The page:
Looking for some easy ideas to help you chill out right now? These peaceful shortcuts—scents, sounds, tastes, and tricks that last anywhere from three seconds to 45 minutes—should get you there.
1. Garden your worries away
Get ready to get your hands dirty, because just 30 minutes of outdoor gardening can lead to a decrease of the stress hormone cortisol and an increase in mood, according to a 2011 study out of the Netherlands. Even caring for a window herb garden provides benefits as long as you’re playing with soil. Christopher Lowry, Ph.D., a researcher at the University of Colorado at Boulder, found that soil contains a bacterium that increases the release and metabolism of serotonin (a neurotransmitter) in the parts of the brain that control cognitive function and mood. Dig, plant, water, weed!
2. Gaze at fish swimming
There’s a reason your dentist has an aquarium in the waiting room. According to a 2015 study by British researchers, participants who watched an aquarium display had noticeable drops in blood pressure and heart rate. The unthreatening natural setting and the biophilia effect of seeing living things thriving were found to be restorative and calming. For the next best thing to being there, the National Aquarium in Baltimore offers three live streams of fish and jellyfish, and Explore, a philanthropic live nature-cam network, offers live coverage of manatees in Florida and gorillas in the Democratic Republic of the Congo and nearly 40 peaceful streams of birds around the world.
3. Eat a warm bowl of oatmeal
Oatmeal made from whole or steel-cut oats is full of brain-modulating compounds, like GABA (gamma-aminobutyric acid), which is “a relaxing neurotransmitter,” says Kathie Swift, integrative clinical dietitian and education director at the Center for Mind-Body Medicine in Washington, D.C. Swift says the body considers warm food like cooked oats soothing. She suggests topping oats with walnuts (containing serotonin and the hormone melatonin) and bananas (full of the pleasure chemical dopamine) for a truly peaceful bowl.
4. Try “beditation”
“Anxiety, Stress, and Sleep are the three most clicked-on buttons in any meditation app,” says Suze Yalof Schwartz, founder of Unplug Meditation studios in Los Angeles and creator of the Unplug app. With the press of a button, you can access one of 700 guided-meditation videos by the studios’ teachers (like the app’s popular 10-minute “When You’re Overwhelmed” practice) and transform your state of mind—literally: Research has found that mindfulness meditation can significantly reduce anxiety and stress and can even change the brain’s physical structure over time by shrinking the amygdala, the set of neurons responsible for fight-or-flight feelings. There are other great meditation apps available, so find one that works for you. Then make it a daily habit, suggests Schwartz. Before you even get out of bed in the morning, she says, “beditate.”
5. Read a book
Everyone says that a good book can transport you. Now we know it’s true, thanks to a 2013 study by Emory University, in Atlanta, that found reading novels connects to hubs of the brain associated with perspective taking, causing neural changes associated with physical sensation and movement as if you’ve been, yep, transported into the story. Try “bibliotherapy” for yourself by reading a sweeping tale and let the perspective of someone relaxing do the same for you.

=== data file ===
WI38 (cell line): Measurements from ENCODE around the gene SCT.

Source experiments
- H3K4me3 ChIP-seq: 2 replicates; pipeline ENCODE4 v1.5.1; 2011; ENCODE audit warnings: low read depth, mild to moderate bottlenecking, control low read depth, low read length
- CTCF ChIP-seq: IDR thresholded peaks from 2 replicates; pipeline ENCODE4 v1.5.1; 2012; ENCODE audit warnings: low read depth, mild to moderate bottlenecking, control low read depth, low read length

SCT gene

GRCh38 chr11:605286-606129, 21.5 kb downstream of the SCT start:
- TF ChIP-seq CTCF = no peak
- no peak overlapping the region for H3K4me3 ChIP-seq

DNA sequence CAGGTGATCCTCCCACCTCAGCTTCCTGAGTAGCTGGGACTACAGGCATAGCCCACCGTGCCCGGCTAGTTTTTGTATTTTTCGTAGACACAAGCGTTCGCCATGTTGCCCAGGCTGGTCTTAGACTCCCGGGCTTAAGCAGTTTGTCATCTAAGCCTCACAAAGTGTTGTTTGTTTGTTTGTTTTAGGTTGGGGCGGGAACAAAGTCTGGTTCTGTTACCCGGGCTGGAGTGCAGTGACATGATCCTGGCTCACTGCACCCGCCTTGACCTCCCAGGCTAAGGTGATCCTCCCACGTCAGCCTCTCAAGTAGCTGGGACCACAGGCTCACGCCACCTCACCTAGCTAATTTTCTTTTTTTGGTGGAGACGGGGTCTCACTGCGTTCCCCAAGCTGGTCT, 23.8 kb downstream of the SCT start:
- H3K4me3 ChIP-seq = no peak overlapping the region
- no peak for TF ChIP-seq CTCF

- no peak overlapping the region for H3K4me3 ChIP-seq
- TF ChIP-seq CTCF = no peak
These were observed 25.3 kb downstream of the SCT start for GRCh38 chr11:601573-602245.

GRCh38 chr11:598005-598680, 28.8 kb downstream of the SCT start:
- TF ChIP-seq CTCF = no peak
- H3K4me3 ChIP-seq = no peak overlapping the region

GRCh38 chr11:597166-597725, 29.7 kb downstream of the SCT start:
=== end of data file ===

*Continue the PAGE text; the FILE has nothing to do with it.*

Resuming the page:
6. Slide into a bath
A 2018 Japanese study found that while a hot shower lowered stress levels in participants, full immersion in hot water (the study used temperatures as high as 104 degrees Fahrenheit) increases deep body temperature and stimulates the nerves that relax us. Plus, the buoyancy in bathing leads to relief from physical stress on the body. Adding Epsom salts can replenish the body’s level of magnesium, a mineral that gets depleted when we’re stressed.
7. Just breeeathe
So much anxiety comes from replaying the past and worrying about the future. We’ll be more relaxed if we stay in the present, says Diana Winston, director of mindfulness education at the Mindful Awareness Research Center at the University of California, Los Angeles. Focusing on breathing helps bring us back to the present. For two to three minutes, says Winston, “tune into the natural breath in your abdomen as it’s rising and falling, in the chest as it’s expanding and contracting, or at the nose, where you can feel the sensations at the tip.” For more guidance, the State: Breathing app is a guided breathing tool with sound and visuals that can calm you down or aid in sleep.
8. Go wild in nature
People who immersed themselves in nature for 20 to 30 minutes three times a week—in daylight, not during exercise, and away from the Internet, phone calls, and reading—saw lowered levels of stress biomarkers like cortisol, according to a 2019 University of Michigan study. If you can’t join Mother Nature physically, do it virtually: Search Spotify for babbling brooks or birdsongs, and visualize yourself in the center of a calming natural setting.
9. Pamper your feet
Research has shown that reflexology (treating pressure points on the feet) can help induce relaxation in patients with chronic pain, reduce pain after surgery, and ease anxiety in patients about to undergo surgery. A 10-minute foot massage three times a week was found to lower blood pressure among health-care staff working with the elderly. For similar benefits, try the truMedic InstaShiatsu+ Foot Massager ($250). Or massage your own feet for free: Place pressure with your thumb on the solar plexus reflex point, the small depression below the ball of your foot that, per Chinese medicine, is connected to the diaphragm and can mimic a calming breath.
10. Create a “chillax” playlist